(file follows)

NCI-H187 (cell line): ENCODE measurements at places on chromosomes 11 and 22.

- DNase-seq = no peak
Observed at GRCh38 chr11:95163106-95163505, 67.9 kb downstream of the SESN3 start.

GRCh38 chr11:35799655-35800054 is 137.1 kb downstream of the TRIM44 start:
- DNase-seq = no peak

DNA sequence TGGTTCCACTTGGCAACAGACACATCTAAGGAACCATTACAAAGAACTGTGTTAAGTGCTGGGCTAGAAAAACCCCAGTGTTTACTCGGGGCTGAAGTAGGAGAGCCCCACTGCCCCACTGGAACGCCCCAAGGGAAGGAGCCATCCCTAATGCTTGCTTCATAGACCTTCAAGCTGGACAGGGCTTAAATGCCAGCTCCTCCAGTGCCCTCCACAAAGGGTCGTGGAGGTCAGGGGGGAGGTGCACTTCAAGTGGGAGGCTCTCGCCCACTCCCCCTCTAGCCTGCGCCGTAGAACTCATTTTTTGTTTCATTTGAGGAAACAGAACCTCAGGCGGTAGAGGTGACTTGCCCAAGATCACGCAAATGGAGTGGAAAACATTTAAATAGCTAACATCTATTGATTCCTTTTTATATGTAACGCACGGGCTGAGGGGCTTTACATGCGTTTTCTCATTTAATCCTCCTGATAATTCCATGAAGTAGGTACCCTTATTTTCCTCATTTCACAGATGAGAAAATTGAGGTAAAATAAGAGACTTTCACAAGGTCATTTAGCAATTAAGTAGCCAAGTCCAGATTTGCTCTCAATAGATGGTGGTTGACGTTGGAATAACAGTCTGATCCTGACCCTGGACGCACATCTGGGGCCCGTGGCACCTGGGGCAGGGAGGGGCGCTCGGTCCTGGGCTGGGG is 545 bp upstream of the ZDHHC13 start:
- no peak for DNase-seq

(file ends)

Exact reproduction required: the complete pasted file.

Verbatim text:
NCI-H187 (cell line): ENCODE measurements at places on chromosomes 11 and 22.

- DNase-seq = no peak
Observed at GRCh38 chr11:95163106-95163505, 67.9 kb downstream of the SESN3 start.

GRCh38 chr11:35799655-35800054 is 137.1 kb downstream of the TRIM44 start:
- DNase-seq = no peak

DNA sequence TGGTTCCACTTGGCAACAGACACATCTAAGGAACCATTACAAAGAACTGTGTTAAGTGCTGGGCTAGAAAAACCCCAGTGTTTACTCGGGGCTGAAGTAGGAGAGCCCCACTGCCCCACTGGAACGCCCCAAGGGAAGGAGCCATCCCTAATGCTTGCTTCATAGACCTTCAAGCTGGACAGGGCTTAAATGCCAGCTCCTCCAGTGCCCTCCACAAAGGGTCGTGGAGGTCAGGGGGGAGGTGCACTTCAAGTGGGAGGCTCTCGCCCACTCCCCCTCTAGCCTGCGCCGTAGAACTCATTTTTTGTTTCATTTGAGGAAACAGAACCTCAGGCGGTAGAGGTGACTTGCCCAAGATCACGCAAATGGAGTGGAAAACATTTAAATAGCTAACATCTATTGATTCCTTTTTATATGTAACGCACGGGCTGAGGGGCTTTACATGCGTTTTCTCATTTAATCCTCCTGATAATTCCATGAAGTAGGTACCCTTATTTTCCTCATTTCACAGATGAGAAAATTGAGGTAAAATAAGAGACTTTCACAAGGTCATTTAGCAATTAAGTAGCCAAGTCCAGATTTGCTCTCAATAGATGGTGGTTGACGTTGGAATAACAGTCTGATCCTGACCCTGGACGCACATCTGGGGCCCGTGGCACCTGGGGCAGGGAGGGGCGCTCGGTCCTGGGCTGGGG is 545 bp upstream of the ZDHHC13 start:
- no peak for DNase-seq